Ultimately, in this narrative, God rebuilt His temple. By doing so, God continues to prove His ultimate power. Building a temple might seem like a meager use of God’s power. However, in Old Testament times, the temple was very important. It was the only space where God would directly interact with His people.
Without a temple, the people could not offer sacrifices to God and so keep the law and keep their relationship with God. Basically, people would not be able to repent at all without a temple. In light of what repentance means to us today, this makes the temple very important.
As Jesus says:
No, I tell you; but unless you repent, you will all likewise perish. – Luke 13:3
Repentance is the act of turning to God. Without repentance, we could not have a relationship with God. There was one issue with repentance and temples though. In temples, only pure and holy people and objects could enter. Therefore, there was a long list of rules when it came to being cleansed before entering. Only after being cleansed could one enter God’s presence. In fact, even the high priests would fear going into the deepest parts of the temple as any impurity could result in God killing them on the spot.
Although we no longer have temples, we often act as if we do. Before Sunday mornings, we try to cleanse ourselves. I am not talking about preparing ourselves to worship God, but rather about us trying to clean up our acts. We wear nice clothes, speak kind words, and pretend that our lives are better than they are.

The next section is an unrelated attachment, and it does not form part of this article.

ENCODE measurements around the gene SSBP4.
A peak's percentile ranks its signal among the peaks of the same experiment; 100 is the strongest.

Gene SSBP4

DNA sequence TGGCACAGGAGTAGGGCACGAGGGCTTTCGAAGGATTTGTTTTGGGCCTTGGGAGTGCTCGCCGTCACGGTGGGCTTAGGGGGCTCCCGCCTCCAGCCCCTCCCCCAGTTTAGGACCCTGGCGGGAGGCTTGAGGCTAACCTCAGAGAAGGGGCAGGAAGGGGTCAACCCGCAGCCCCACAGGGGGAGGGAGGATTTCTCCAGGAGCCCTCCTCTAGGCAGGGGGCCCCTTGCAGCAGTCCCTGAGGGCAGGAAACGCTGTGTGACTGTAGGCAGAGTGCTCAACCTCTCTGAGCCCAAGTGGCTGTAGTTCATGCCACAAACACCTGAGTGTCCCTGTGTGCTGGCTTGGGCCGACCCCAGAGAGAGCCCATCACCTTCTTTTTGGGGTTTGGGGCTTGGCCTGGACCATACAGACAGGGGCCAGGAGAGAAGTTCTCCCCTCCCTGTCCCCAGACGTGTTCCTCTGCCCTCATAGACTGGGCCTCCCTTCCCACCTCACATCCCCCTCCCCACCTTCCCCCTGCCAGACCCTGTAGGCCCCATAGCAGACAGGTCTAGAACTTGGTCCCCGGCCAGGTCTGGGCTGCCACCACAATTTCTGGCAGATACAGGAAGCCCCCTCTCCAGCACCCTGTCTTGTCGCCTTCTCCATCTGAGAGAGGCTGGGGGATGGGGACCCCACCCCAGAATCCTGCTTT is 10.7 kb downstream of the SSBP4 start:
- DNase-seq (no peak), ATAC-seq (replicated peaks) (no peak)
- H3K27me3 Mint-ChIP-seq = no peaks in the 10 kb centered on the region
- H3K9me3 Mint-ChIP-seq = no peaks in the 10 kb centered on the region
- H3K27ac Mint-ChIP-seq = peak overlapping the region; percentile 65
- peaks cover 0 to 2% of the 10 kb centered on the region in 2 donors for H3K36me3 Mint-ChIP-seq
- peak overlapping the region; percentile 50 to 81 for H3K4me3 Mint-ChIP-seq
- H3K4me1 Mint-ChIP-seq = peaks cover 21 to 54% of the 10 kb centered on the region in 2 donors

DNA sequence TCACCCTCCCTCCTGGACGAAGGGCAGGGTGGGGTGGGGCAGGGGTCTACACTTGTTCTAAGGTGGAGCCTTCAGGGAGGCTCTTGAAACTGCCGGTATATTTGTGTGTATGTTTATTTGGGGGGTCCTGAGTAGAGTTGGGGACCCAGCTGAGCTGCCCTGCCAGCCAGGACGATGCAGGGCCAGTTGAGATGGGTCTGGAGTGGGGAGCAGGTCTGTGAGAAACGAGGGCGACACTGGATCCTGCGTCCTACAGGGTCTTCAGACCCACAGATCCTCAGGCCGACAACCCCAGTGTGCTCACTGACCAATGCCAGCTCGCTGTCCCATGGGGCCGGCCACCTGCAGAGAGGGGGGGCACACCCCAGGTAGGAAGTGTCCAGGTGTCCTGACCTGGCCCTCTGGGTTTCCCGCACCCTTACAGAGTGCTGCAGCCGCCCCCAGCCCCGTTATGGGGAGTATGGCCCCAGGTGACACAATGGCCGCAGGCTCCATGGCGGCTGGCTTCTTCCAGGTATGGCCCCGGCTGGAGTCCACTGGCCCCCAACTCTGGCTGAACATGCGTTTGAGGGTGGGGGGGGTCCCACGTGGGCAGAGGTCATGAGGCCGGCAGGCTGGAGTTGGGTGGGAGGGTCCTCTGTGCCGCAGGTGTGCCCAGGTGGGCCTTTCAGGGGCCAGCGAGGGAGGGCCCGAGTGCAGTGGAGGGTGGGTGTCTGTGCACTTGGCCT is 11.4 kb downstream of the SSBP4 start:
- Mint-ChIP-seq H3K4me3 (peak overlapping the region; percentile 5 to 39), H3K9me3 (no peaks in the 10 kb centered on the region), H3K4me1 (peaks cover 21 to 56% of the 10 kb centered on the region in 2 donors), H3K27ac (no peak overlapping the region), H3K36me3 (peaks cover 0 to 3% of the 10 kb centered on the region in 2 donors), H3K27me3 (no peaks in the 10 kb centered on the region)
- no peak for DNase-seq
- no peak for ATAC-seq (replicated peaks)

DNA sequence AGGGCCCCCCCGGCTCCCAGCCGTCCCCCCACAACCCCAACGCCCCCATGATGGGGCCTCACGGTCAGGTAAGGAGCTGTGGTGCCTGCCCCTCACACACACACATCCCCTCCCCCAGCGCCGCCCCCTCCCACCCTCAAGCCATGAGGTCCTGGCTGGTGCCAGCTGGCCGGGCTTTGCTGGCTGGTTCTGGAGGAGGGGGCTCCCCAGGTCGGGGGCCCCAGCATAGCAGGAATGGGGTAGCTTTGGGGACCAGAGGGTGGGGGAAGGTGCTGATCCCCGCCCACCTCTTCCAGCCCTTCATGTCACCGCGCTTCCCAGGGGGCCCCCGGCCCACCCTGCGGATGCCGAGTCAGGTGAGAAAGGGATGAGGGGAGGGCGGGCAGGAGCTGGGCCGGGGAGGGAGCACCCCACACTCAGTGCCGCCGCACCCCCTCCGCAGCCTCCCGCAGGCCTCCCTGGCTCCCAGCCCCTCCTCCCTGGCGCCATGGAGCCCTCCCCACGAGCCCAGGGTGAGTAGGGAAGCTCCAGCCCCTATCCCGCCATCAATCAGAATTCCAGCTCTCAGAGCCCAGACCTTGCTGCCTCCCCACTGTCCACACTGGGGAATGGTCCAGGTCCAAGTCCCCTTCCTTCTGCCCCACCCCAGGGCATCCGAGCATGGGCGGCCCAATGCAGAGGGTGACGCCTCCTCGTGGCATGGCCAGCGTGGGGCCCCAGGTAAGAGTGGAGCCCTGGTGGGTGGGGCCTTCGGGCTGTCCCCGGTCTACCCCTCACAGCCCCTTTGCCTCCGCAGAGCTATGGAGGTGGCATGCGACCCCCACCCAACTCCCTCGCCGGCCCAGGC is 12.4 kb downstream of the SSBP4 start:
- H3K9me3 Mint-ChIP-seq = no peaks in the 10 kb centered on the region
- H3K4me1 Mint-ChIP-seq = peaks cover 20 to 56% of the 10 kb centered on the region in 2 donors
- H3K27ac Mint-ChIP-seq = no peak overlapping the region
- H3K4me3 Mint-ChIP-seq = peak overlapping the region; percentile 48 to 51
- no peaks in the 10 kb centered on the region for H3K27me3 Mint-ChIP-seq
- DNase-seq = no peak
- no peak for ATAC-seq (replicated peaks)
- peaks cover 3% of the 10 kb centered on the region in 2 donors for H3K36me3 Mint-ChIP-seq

So, we begin to separate our lives into the “holy” and the “unholy”. The “holy” is obvious. It consists of the moments when we read our Bibles, pray to God, go to church gatherings, and share the gospel. The “unholy” is basically everything else. There are moments in the “unholy” where we may not be sinning, but we aren’t actively participating in “holy” acts. In the regular (or “unholy”) moments of life, it is often difficult to understand where God is.
Reading the story of King Zedekiah left me dumbfounded. God was different from who I thought He was. I always kind of knew that God used broken people but I saw it clearly in the story. I saw that God used imperfect circumstances and imperfect people. It struck me then. God does not need my meager good works to accomplish His good works as a part of His plan.
God’s ultimate “good work” has already been accomplished in Christ. Ironically, Christ even came from a line of brokenness. Christ’s genealogy even lists King Zedekiah’s nephew. After the imperfect King Zedekiah ended the line of the kings of Judah, Jesus entered the scene many generations later as the perfect king.
When Christ died, the curtain in the temple that separated the “holiest” parts was torn. Christ said “it is finished” and the hostility between unholy man and holy God broke down. God allows us now to come to Him as imperfect people and an imperfect church to allow Him to daily and weekly restore ourselves to Him.
I have not come to call the righteous but sinners to repentance. – Luke 5:32
God now calls us to go to Him always. Wherever we are we don’t need to try to become “holier”, but just to become closer to Him. We will encounter a faithful God in ALL of our lives’ circumstances, not just the “holy” ones.
When I now do little things in life, I know God is there too. He isn’t waiting for me to finish the dishes and start preaching His Word, but is rather wanting me to call out to Him as I do the dishes, as I finish my homework, as I rest daily. So, church, let’s stop only looking for happy and “holy” circumstances and people, and let’s start running to our Father, especially in our brokenness.